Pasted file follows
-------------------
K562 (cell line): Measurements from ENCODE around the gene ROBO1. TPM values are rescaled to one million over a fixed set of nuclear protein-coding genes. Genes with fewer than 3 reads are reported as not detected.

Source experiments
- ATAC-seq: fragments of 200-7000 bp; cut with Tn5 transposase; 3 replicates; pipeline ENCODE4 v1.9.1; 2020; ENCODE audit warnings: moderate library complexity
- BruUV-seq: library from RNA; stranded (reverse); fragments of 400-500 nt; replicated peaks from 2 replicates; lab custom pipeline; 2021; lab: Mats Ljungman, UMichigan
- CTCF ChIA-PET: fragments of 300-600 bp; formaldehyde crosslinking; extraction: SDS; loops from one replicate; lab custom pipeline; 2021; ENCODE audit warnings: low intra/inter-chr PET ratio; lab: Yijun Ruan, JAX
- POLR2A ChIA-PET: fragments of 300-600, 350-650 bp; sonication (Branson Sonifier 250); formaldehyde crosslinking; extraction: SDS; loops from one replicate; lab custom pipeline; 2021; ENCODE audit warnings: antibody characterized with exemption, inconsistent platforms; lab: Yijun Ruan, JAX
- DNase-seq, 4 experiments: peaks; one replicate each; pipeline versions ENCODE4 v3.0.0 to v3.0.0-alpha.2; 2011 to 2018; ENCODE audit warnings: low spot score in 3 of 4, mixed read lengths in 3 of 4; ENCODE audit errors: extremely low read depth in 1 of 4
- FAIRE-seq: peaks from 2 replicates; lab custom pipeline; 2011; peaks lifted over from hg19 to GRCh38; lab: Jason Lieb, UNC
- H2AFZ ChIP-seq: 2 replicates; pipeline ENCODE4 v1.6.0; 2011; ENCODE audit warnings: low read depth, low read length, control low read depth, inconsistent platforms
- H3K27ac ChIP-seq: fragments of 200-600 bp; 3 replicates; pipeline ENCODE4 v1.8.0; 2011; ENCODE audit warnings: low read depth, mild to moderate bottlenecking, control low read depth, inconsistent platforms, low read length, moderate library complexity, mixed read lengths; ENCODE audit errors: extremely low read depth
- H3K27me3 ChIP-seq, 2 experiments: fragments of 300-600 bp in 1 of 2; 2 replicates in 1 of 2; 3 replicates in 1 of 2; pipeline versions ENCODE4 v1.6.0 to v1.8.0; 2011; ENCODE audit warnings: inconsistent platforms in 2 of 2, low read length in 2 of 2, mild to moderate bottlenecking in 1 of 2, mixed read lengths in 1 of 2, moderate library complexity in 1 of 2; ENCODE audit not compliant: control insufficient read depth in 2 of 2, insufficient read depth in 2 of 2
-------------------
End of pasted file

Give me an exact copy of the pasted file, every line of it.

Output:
K562 (cell line): Measurements from ENCODE around the gene ROBO1. TPM values are rescaled to one million over a fixed set of nuclear protein-coding genes. Genes with fewer than 3 reads are reported as not detected.

Source experiments
- ATAC-seq: fragments of 200-7000 bp; cut with Tn5 transposase; 3 replicates; pipeline ENCODE4 v1.9.1; 2020; ENCODE audit warnings: moderate library complexity
- BruUV-seq: library from RNA; stranded (reverse); fragments of 400-500 nt; replicated peaks from 2 replicates; lab custom pipeline; 2021; lab: Mats Ljungman, UMichigan
- CTCF ChIA-PET: fragments of 300-600 bp; formaldehyde crosslinking; extraction: SDS; loops from one replicate; lab custom pipeline; 2021; ENCODE audit warnings: low intra/inter-chr PET ratio; lab: Yijun Ruan, JAX
- POLR2A ChIA-PET: fragments of 300-600, 350-650 bp; sonication (Branson Sonifier 250); formaldehyde crosslinking; extraction: SDS; loops from one replicate; lab custom pipeline; 2021; ENCODE audit warnings: antibody characterized with exemption, inconsistent platforms; lab: Yijun Ruan, JAX
- DNase-seq, 4 experiments: peaks; one replicate each; pipeline versions ENCODE4 v3.0.0 to v3.0.0-alpha.2; 2011 to 2018; ENCODE audit warnings: low spot score in 3 of 4, mixed read lengths in 3 of 4; ENCODE audit errors: extremely low read depth in 1 of 4
- FAIRE-seq: peaks from 2 replicates; lab custom pipeline; 2011; peaks lifted over from hg19 to GRCh38; lab: Jason Lieb, UNC
- H2AFZ ChIP-seq: 2 replicates; pipeline ENCODE4 v1.6.0; 2011; ENCODE audit warnings: low read depth, low read length, control low read depth, inconsistent platforms
- H3K27ac ChIP-seq: fragments of 200-600 bp; 3 replicates; pipeline ENCODE4 v1.8.0; 2011; ENCODE audit warnings: low read depth, mild to moderate bottlenecking, control low read depth, inconsistent platforms, low read length, moderate library complexity, mixed read lengths; ENCODE audit errors: extremely low read depth
- H3K27me3 ChIP-seq, 2 experiments: fragments of 300-600 bp in 1 of 2; 2 replicates in 1 of 2; 3 replicates in 1 of 2; pipeline versions ENCODE4 v1.6.0 to v1.8.0; 2011; ENCODE audit warnings: inconsistent platforms in 2 of 2, low read length in 2 of 2, mild to moderate bottlenecking in 1 of 2, mixed read lengths in 1 of 2, moderate library complexity in 1 of 2; ENCODE audit not compliant: control insufficient read depth in 2 of 2, insufficient read depth in 2 of 2